MacGuffin Film Review – Let Me In

Film Review – Let Me In

Let Me In, from director Matt Reeves, famously of Cloverfield, is being released into theaters today. This film has gained notoriety for being a remake of the very popular Swedish film, Let The Right One In (Låt den rätte komma in), from director Tomas Alfredson.  I will be the first to admit that initially this film struck me as a bad idea; more often than not remakes don’t live up to the original. As more details were revealed I began to hope this would be the exception to the rule, as they put together a fantastic team for the production.

Two questions resonate going into the movie:
1. Is it a good movie?
2. Is it a good remake?

Also, let’s get a few things out of the way:
a. I’ve never read the book that either of them are based on, so don’t expect comparisons to the original source material.
b. There are a lot of scenes that appear in both versions, so don’t go in expecting a completely different movie.

The remake is set in Los Alamos, New Mexico. Owen (played by Kodi Smit-McPhee) is a twelve year old who has no friends at school, a dysfunctional family life with an absent father and a drunk mother, and lives in a bleak building complex.  One night, a mysterious girl named Abby (played by Chloe Moretz) and her guardian (played by Richard Jenkins) move in next door.  Slowly, a friendship, and eventually a relationship, blooms between Owen and Abby.  Only one thing separates this from your traditional coming of age story: Abby is a vampire.  As you can expect, complications come along with that.

The premise of the film remains the same as the original, but several of the subplots have been streamlined or eliminated, resulting in more time spent giving Oscar and Abby character development.  For instance, the character played by Elias Koteas doesn’t exist in Let The Right One In. Here, he is a conflation of several character storylines and I feel like his story arc fits a little bit better into the overall flow.  Unfortunately, we never get to delve too deeply into his backstory.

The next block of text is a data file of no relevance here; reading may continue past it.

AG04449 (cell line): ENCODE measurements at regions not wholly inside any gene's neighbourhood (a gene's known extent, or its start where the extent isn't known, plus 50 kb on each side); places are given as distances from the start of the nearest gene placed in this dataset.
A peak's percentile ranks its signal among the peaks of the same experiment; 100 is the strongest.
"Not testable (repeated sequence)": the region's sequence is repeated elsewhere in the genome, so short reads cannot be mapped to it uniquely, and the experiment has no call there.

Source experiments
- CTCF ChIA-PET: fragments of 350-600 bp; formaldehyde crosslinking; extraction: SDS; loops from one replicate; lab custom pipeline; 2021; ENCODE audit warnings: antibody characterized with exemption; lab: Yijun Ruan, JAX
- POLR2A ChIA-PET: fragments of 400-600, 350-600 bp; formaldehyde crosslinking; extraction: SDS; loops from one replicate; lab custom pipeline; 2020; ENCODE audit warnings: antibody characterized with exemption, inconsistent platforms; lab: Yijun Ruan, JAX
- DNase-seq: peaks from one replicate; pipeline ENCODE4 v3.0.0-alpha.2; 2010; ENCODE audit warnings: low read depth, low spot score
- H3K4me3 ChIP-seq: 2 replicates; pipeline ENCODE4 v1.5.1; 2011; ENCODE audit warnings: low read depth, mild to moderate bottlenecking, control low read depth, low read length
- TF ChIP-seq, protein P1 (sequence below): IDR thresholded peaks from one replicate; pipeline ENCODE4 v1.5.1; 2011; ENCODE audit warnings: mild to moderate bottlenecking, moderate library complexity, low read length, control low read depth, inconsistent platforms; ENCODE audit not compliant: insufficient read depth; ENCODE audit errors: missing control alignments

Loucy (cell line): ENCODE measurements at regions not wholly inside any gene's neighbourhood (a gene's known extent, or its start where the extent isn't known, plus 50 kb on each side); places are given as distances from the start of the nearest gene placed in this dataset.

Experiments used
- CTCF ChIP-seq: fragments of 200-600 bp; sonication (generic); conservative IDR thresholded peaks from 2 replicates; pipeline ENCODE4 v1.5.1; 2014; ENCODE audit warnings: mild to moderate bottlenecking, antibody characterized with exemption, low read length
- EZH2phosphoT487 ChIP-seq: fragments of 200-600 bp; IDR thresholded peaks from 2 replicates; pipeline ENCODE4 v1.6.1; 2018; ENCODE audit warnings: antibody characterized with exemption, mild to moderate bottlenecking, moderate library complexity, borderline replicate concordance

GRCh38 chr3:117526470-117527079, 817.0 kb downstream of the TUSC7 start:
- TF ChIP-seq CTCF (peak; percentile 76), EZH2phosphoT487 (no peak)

Both sets of child actors—Kåre Hedebrant/Lina Leandersson (from Let The Right One In) and Kodi Smit-McPhee/Chloe Moretz (from Let Me In)—deserve an immense amount of credit for being able to handle very adult source material.  I found the acting in Let Me In to be slightly better, but that makes sense given that actors have more experience going into the project; the original actors in Let The Right One In were in their first film.

One of the aspects of Let Me In that has been getting the most praise is the cinematography from Greig Fraser, and it is well deserved.  Reeves and Fraser use much more dynamic camerawork that helps increase the tension, such as in a scene where Abby’s guardian is out trying to get blood for her and ends up trapped in the back of a moving car, trying not to be seen, watching the street lamps pass by overhead through the sun roof.

Let The Right One In is a great movie, but its biggest flaw was some underwhelming CGI work at times.  Let Me In corrects this by eliminating the most problematic scenes, but still suffers from some poor CGI scenes as well, though thankfully they are few and far between.

One area that Let Me In improves greatly over Let The Right One In is the sense of alienation Owen feels at school.  The bullies that pick on him are much more brutal in this version, and you definitely empathize with Owen more.  The scenes in which he is being picked on are hard to watch at times, but fit in better with the build up to the ending.

In terms of the remake aspect, I was surprised at how consistent with the original Let Me In remained. Generally, with American remakes it seems we like to up the action and violence quotients, but the level of violence and blood seen remains almost exactly the same. Similarly, the pacing of the movie remains a slow burn to the climax – I certainly appreciated this, as it allowed Oscar and Abby’s relationship to feel even more authentic.

Overall I found this film to be fantastic.  The performances, highlighted by Chole Moretz and Kodi Smit-McPhee, were solid.  Matt Reeves and Greig Fraser deserve a lot of credit for taking what originally was a fairly static film and making the camera work feel much more dynamic. Additionally, Reeves has done some solid work on the script in fleshing out the characters and giving them more depth.  If one was to bet, I could see Michael Giacchino could be a contender for a repeat in the Best Original Score category at the Oscars. There are many examples of why Let Me In is a good film, but there are no clear reasons why the original needed to be remade.  It is best to sit back and enjoy the ride, because it is a good one.  Ultimately, I will consider this remake successful if it ends up inspiring more people to check out Let The Right One In.

One final note: John is right, I still like the title Let The Right One In more.

Final Grade: A-

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